And Did I Mention…? More Health 2.0

This whole Health 2.0 movement I’ve been talking about could be defined simply as the current “explosion of new personal health technologies.” Which is exciting on its own. But there’s more to it. In fact, the experts are grappling over a larger definition indicating “a complete renaissance in the way that healthcare is actually delivered.”

Things are changing, Folks, so keep your eyes peeled.

One thing that was clear at the Health 2.0 conference last week was that DIABETES will be at the forefront of these changes. Because it is one of the most widespread and fastest-growing medical conditions in the country, costing the System billions of dollars each year. Did you know, for example, that 25% of Medicare dollars currently go to cover treatment of diabetes complications? Or that 1 in 3 children born in the year 2000 are expected to develop diabetes, according to the CDC? Yeah, this would explain why almost every demo on these nifty new health technologies at last week’s conference used DIABETES as an example. As the only “out” diabetic in the crowd, I felt a little like some kind of star specimen on parade.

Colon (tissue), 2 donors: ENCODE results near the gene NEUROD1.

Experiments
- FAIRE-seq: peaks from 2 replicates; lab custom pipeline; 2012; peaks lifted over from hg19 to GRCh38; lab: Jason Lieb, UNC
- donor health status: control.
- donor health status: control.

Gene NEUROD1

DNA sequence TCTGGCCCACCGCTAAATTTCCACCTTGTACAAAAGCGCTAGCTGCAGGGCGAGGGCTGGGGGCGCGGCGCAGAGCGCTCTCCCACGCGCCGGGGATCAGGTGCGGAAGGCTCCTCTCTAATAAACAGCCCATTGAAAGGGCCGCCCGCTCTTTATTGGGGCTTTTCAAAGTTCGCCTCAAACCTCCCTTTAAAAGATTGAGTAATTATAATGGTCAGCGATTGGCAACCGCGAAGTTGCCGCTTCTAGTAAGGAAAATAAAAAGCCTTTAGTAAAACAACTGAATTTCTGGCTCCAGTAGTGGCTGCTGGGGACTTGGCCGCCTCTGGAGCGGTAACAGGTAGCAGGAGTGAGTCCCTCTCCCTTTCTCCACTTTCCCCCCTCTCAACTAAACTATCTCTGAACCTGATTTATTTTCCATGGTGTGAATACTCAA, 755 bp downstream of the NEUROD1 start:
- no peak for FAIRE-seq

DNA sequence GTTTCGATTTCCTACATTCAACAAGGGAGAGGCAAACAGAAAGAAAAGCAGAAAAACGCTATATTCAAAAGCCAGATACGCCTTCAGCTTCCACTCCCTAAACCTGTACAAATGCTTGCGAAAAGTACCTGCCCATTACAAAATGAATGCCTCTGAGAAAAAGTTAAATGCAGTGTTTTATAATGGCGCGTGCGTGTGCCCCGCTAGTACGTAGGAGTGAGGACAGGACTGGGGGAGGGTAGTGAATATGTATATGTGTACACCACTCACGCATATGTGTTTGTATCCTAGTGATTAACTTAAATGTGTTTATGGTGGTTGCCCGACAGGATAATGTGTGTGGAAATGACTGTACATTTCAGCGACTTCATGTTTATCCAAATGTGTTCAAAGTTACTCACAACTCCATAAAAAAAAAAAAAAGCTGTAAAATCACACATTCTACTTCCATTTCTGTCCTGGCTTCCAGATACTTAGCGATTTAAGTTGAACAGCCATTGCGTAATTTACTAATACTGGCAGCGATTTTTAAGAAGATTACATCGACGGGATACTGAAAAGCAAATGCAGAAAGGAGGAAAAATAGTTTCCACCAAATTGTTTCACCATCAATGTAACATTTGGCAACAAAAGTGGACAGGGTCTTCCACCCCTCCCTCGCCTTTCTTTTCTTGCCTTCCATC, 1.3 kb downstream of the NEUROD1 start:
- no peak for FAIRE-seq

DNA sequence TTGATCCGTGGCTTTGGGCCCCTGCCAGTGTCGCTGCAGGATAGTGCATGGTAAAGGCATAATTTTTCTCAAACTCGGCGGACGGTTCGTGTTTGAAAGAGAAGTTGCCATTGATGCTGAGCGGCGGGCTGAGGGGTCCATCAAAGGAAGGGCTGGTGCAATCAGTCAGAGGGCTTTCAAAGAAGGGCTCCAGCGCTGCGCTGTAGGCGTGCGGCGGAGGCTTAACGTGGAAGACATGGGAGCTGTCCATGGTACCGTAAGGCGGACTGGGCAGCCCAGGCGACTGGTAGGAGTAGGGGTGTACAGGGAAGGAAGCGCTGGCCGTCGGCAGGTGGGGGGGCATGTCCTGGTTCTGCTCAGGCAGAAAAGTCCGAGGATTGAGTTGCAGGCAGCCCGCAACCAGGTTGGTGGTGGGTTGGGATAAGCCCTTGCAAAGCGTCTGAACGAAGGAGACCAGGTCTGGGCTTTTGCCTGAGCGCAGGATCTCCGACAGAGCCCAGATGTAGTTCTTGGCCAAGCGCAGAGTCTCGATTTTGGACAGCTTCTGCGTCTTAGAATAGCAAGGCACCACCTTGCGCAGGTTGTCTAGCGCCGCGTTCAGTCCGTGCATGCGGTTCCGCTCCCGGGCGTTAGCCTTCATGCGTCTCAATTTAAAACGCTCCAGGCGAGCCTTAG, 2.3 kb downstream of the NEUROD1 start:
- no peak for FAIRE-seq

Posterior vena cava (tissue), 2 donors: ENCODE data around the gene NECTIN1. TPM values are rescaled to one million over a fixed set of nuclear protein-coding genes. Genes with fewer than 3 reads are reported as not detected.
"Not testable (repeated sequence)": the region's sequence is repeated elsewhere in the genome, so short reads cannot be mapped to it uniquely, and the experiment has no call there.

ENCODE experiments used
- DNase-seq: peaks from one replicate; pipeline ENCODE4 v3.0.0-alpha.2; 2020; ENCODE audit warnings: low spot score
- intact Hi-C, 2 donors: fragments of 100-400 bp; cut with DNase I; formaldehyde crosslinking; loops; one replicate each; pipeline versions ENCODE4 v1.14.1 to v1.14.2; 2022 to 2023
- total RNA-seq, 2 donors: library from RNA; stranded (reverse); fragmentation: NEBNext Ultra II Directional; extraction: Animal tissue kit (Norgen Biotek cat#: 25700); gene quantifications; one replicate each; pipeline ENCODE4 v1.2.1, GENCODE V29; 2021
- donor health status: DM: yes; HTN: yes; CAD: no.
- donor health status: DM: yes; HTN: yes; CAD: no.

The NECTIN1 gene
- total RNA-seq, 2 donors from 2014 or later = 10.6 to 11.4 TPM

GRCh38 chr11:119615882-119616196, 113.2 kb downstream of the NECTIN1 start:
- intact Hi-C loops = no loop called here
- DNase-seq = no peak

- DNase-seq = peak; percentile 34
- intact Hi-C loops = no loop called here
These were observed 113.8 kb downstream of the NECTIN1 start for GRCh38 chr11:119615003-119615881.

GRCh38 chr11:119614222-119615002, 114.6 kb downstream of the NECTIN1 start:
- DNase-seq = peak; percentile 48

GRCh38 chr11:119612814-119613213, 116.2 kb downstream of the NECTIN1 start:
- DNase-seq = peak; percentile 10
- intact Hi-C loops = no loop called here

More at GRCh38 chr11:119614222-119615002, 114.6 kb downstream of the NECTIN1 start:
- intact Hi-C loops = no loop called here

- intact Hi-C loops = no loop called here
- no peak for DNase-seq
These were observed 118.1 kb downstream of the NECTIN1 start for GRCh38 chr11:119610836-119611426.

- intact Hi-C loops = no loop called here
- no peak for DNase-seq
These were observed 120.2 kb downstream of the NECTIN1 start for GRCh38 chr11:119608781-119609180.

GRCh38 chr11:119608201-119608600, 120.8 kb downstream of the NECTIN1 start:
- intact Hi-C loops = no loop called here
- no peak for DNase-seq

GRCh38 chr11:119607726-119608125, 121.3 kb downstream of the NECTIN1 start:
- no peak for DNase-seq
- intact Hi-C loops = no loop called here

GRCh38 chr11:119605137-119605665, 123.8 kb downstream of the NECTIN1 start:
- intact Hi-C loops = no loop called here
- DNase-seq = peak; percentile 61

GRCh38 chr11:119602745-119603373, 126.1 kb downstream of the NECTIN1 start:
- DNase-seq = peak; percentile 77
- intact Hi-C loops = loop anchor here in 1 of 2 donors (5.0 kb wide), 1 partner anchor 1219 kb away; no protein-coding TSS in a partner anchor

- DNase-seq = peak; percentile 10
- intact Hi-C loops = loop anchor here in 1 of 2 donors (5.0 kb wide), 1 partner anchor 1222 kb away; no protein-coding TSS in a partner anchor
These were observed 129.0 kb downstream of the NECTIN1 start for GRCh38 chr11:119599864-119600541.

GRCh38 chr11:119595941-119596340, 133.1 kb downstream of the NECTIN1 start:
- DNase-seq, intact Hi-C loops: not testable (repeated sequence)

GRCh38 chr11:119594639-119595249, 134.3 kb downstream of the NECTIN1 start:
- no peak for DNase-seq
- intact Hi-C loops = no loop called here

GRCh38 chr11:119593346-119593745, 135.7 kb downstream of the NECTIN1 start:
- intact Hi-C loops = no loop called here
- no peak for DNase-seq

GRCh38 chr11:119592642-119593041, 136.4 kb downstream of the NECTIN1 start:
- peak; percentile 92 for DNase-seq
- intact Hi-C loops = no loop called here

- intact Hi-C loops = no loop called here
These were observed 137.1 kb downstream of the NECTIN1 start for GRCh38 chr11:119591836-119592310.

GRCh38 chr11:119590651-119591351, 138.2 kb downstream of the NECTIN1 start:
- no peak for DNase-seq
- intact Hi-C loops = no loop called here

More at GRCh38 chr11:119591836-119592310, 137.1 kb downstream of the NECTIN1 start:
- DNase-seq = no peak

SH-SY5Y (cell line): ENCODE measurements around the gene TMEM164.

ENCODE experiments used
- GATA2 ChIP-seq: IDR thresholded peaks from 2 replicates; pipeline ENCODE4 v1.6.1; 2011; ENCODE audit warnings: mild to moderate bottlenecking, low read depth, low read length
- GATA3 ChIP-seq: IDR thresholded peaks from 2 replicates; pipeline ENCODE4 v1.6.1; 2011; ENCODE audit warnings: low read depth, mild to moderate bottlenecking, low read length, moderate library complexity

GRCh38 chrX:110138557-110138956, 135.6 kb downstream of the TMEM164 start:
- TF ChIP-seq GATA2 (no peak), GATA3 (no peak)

A few more nuggets you might like ought to know about:

* The executive from Google said it’s not enough for that company to build safe place for online medical records; people have to be able to DO something with these records. The records have to be actionable, and as yet, they’re still “a long way from delivering the value that consumers want” in health.

* The experts kept saying the critical factor missing in healthcare is relationships / behaviors / socialPatient_community change… For patients, not feeling alone and isolated is so important… Community is key! (sound familiar?)

* Trust is a HUGE factor, because health is “a business of virtue, not just a business of revenue.” Damn straight. What struck me was a woman from Blue Cross/Blue Shield demoing a search/informational site called HealthCareFacts.org where information is packaged like a nutritional label. Cute… but who trusts BCBS to give them impartial information there?